Local government leaders in New Jersey have for years credited a 2 percent limit on the raises that police officers and firefighters can win once their contract disputes are taken to binding arbitration for helping to contain the state’s highest-in-the-nation property tax bills.
But that cap — which has worked in tandem with a 2 percent limit on local property levy increases since both were adopted in 2010 — is set to expire at the end of the year, and there are mounting concerns that the arbitration limit may not be renewed before that looming deadline.
With state lawmakers set to break for the summer in just a few weeks, Assemblyman Declan O’Scanlon (R-Monmouth) sought to force a debate on the issue when the Assembly held a voting session in Trenton last week. But the majority Democrats used procedural rules to rebuff O’Scanlon. Athat seeks to renew the salary-arbitration cap has also been stalled in the Assembly since it was first introduced early last year.
For their part, the Democrats point to what they consider a good reason for holding back final judgment on the arbitration cap, which has been opposed by police and firefighter unions. A pending task-force study of the cap’s effectiveness and any recommendations on what to do about it are due by the end of the year, and the Democrats are urging patience until that final report is completed.
But since theon overall property tax levy hikes has no sunset provision, local government officials are warning they could be forced to cut back services if arbitrators are once again allowed to award raises above 2 percent. And the issue could also get ensnared in politics this year, with all 120 state legislative seats on the November ballot.
Police officers and firefighters are, by law, not allowed to strike in New Jersey when they cannot reach new contract agreements with their local government employers. Instead, their unions and government officials are offered the option of entering into binding arbitration to resolve ongoing contract disputes.
But Gov. Chris Christie, a second-term Republican, worked with Democratic legislative leaders in 2010 to enact a 2 percent cap on the size of the annual raises that police officers and firefighters can win through the arbitration process. The cap was part of a broader “tool-kit” initiative that Christie championed during his first term in office that was aimed at curbing growth in the average New Jersey property tax bill. Another key element of that initiative was the adoption, also in 2010, of a law that caps increases to the local property tax levy that can be approved by municipal and county governments and school districts. The tax levy is the amount of money that is directly raised from property owners through property tax bills.
While the 2 percent property tax levy cap was enacted on a permanent basis, the limit on salary-arbitration awards was initially set up to sunset after a few years. And when it expired in early 2014,with Democratic legislative leaders to until December 31, 2017. Their compromise also called for a final report and any recommendations to be drafted by a task force that was organized to study the cap and its effectiveness.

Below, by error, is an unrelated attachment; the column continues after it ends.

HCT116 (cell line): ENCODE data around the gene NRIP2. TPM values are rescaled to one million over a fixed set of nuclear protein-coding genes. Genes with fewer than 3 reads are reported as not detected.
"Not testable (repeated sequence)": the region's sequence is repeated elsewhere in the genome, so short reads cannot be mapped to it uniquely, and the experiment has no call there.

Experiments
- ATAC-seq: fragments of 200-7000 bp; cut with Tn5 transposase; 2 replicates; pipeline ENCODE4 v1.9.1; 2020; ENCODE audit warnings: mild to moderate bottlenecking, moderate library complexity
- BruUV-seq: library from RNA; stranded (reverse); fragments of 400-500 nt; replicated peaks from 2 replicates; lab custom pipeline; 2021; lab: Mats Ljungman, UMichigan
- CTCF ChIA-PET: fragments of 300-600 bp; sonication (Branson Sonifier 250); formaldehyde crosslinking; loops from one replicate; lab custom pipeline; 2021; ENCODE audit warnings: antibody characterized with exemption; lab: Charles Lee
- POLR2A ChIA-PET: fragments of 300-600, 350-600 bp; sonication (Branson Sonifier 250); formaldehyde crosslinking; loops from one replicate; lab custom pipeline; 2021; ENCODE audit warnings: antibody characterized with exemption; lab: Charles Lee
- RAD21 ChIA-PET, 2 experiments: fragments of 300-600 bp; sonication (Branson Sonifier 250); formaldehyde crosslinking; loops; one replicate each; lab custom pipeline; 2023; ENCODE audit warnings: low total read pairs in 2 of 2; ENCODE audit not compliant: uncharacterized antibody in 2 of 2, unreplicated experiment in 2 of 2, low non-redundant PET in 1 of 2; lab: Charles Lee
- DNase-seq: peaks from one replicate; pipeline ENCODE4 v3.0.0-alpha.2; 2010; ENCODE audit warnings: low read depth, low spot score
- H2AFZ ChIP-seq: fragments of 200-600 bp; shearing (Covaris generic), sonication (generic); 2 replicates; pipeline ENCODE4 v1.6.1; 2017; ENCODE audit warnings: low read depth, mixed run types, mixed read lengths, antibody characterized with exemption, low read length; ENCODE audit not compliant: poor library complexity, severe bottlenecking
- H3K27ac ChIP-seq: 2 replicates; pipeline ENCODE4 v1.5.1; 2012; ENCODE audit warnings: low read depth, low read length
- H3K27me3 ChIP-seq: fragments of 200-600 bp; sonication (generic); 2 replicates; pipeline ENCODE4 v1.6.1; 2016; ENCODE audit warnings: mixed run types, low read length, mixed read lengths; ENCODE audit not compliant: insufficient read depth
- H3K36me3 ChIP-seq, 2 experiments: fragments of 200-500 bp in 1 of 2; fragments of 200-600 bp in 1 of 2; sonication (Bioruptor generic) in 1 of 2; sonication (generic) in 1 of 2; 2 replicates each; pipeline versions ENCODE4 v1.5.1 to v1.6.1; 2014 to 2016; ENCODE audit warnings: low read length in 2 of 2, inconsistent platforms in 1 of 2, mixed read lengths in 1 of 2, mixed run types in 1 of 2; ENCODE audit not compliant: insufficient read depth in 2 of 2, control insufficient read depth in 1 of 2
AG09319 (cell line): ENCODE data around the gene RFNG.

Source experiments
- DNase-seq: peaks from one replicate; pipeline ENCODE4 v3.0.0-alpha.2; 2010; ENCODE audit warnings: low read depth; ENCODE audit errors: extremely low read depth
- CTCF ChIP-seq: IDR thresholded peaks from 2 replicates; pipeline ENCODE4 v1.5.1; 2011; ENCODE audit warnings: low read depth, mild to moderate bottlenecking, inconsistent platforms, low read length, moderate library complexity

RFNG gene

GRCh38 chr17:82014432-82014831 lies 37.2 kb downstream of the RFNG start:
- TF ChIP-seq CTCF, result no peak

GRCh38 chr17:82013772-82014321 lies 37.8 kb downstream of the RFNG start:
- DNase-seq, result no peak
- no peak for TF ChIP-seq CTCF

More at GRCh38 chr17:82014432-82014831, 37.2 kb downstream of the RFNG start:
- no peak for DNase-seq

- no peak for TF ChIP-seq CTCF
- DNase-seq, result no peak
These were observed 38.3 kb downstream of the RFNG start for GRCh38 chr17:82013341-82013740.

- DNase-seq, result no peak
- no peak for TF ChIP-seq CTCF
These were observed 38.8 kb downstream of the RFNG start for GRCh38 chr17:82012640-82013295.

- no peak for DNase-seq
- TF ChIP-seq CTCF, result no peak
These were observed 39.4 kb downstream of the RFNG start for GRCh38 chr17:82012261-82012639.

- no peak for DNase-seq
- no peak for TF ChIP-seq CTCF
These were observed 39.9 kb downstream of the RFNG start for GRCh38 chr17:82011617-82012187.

O’Scanlon, a leading GOP member of the Assembly’s Budget Committee, said the experience of the last several years has already provided lawmakers with enough reason to extend the cap without further debate.
Thefrom the task force, which was released last year, indicated the arbitration cap has helped to limit annual raises through arbitration from nearly 5 percent before it was enacted to just under 2 percent since it was put in place. The average New Jersey property tax bill was also increasing by as much as 7 percent annually before the limit was put in place, but the annual increases have shrunk to just over 2 percent since then. For example, last year the bill rose by slightly over 2 percent to $8,549.
“We know it’s essential,” O’Scanlon said of the salary-arbitration cap during an interview yesterday. “The uncertainty is a problem,” he said. “It needs to be on everybody’s radar screen.”
O’Scanlon —who is running for a state Senate seat that’s being vacated by longtime lawmaker Joseph Kyrillos — tried to force a vote during last Thursday’s Assembly session on the legislation he’s sponsoring that would make the arbitration cap permanent. But Assembly Majority Leader Lou Greenwald (D-Camden) blocked the effort procedurally by making a successful motion to table it. Greenwald suggested it makes sense to hold back consideration of the cap extension while the task force’s final report is still pending. “There’s still time before us,” Greenwald said.
But with the full Legislature up for re-election this year — as well as the governor’s office with Christie term-limited by the state constitution — concerns are running high that the Democrats could face political pressure to keep the issue on the backburner all the way through the lame-duck session that will follow the November elections.
The New Jersey State League of Municipalities recently posted anon its website that encouraged local officials to adopt resolutions urging the governor and lawmakers to take action to keep the arbitration cap in place for another five years. The alert also sounded alarms about the financial challenges that local governments would face if the broader property tax levy cap is kept in place at the same time the limit on salary-arbitration awards is allowed to sunset.
“If the cap on interest arbitration expires, while the 2% property tax levy cap remains in effect, municipalities will be forced to reduce or eliminate municipal services in order to fund interest-arbitration awards,” the alert said.